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< prev - next > Manufacturing handicraft process industries design for a simple effective baby incubator (Printable PDF)
This baby incubator is the result of a search for a
cheap, simple, safe device for nursing premature
and sick babies. In areas of many developing
countries air temperature and humidity are low,
conditions which may be fatal to small babies. In
addition the risks of infection are lowered if an
incubator is properly used.
Five of the incubators described here have been
in use at Mvumi Hospital in Tanzania for over
three years and have proved satisfactory.
The central feature of the incubator is a group of
four standard electric light bulbs which control
temperature, humidity, and circulation of the air.
1. Temperature - Two bulbs are each 40
watts and are alight constantly. The
other two are each 100 watts and switched on and off by a thermostat. (In our models
a GalIenkamp Compenstat type TM 500).
2. In this way up to three bulbs can burn out and there will still be at least 40 watts of
heat - sufficient to maintain an adequate temperature for a short period.
3. Humidity - is provided by a tray containing water, mounted over the light bulbs and
heated by them. It is designed to minimise the risk of water spilling over the bulbs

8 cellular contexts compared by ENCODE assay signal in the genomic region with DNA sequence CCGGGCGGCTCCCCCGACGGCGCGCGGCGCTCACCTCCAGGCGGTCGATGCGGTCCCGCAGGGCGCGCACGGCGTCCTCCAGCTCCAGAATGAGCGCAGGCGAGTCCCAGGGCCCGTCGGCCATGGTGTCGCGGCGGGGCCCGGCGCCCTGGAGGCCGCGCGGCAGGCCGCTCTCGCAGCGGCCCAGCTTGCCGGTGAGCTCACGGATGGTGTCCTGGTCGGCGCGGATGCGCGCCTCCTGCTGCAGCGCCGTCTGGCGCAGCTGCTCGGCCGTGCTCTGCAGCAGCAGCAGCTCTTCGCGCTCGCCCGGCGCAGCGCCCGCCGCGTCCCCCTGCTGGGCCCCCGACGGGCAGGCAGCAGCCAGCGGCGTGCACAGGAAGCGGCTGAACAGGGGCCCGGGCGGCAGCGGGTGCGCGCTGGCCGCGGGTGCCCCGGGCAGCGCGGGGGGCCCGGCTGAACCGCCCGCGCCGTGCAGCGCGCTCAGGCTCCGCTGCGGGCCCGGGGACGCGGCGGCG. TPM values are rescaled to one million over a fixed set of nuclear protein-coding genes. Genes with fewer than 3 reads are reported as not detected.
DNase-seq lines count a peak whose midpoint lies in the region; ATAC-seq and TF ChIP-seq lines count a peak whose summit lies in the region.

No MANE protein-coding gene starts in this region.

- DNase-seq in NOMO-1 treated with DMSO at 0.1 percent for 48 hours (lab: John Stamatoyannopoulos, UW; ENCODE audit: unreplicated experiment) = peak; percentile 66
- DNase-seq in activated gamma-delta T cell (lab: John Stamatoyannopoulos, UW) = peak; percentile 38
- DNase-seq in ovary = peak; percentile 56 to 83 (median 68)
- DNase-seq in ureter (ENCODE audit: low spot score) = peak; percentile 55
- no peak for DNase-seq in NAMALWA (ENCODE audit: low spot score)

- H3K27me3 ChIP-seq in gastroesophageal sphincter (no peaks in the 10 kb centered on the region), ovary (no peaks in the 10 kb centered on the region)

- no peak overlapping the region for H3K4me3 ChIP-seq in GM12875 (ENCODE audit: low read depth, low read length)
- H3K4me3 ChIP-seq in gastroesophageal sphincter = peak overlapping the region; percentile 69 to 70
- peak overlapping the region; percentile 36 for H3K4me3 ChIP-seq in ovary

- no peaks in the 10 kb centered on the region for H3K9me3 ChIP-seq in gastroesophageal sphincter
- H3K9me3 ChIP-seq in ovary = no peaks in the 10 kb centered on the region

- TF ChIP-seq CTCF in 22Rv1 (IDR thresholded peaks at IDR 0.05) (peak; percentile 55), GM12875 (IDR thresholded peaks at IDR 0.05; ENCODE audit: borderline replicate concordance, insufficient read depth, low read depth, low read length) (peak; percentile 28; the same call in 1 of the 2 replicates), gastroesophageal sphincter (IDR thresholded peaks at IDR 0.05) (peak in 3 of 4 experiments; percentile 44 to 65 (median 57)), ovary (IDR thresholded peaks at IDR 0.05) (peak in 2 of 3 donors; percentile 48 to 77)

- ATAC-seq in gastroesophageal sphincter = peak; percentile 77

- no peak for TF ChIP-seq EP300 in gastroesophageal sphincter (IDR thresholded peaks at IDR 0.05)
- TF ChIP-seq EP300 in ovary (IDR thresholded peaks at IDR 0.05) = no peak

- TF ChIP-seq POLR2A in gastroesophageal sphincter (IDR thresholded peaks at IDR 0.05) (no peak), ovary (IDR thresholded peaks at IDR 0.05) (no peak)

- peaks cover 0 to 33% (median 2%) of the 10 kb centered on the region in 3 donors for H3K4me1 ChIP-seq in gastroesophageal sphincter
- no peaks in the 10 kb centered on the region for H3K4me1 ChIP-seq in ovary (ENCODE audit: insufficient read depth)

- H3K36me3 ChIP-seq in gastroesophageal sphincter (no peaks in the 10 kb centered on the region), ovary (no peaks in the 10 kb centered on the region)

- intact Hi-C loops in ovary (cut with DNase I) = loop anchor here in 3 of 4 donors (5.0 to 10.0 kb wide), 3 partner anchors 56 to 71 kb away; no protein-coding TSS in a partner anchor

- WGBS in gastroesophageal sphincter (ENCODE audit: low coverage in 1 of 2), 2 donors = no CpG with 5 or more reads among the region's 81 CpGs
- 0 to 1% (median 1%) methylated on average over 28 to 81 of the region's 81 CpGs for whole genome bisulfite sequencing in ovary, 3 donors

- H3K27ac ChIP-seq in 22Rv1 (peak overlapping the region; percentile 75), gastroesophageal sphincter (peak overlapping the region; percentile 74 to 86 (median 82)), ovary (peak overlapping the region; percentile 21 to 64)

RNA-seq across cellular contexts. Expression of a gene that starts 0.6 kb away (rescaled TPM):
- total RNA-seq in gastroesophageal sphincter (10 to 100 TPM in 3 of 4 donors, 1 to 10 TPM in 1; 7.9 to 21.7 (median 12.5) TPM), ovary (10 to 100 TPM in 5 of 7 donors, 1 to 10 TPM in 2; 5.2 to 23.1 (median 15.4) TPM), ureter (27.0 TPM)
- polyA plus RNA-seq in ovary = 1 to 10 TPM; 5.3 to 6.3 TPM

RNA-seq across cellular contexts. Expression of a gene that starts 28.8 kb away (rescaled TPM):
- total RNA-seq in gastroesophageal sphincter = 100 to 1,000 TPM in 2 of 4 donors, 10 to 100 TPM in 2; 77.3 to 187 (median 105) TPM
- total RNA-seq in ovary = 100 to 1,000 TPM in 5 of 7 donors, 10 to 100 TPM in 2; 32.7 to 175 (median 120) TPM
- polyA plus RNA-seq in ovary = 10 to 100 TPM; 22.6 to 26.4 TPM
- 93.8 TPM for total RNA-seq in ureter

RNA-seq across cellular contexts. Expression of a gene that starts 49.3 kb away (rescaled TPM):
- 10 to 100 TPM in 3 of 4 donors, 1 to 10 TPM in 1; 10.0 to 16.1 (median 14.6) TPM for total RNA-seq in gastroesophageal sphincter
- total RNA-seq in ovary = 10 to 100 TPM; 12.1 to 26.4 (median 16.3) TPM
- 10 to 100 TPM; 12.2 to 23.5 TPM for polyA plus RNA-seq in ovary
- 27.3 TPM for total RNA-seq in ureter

and can be filled while the incubator is operating, by lifting a cover at the front.
Circulation of air is by simple convection. Air enters through an insect-wire screen beneath the
light bulbs, rises as it is warmed and escapes through screened holes in the top of the canopy.
No circulating fan is necessary.
Points in Construction: The canopy is made of ¼” Perspex which can be cut with a fine saw
and can be bent to shape as follows:
The Perspex is placed on a wooden bench, the edge of the bench under the line along which
the Perspex is to be bent, and a weight (e.g. bricks) holding it down on the bench. It is then
slowly heated by moving a gas burner back and forth along the line until it softens and can be
bent to 90°. It must be held in this position until it cools, e.g. by packing a heavy cupboard
against it. The ends of the canopy are cut to shape and can be attached with a glue made by
dissolving pieces of Perspex in enough chloroform or acetone to make a very thick solution -
best applied with an old hypodermic syringe. Corner brackets of aluminium or brass are
necessary. The best hinges for the canopy and its doors are brass piano hinges, but
any available type will do.
Practical Action, The Schumacher Centre, Bourton on Dunsmore, Rugby, Warwickshire, CV23 9QZ, UK
T +44 (0)1926 634400 | F +44 (0)1926 634401 | E | W
Practical Action is a registered charity and company limited by guarantee.
Company Reg. No. 871954, England | Reg. Charity No.247257 | VAT No. 880 9924 76 |
Patron HRH The Prince of Wales, KG, KT, GCB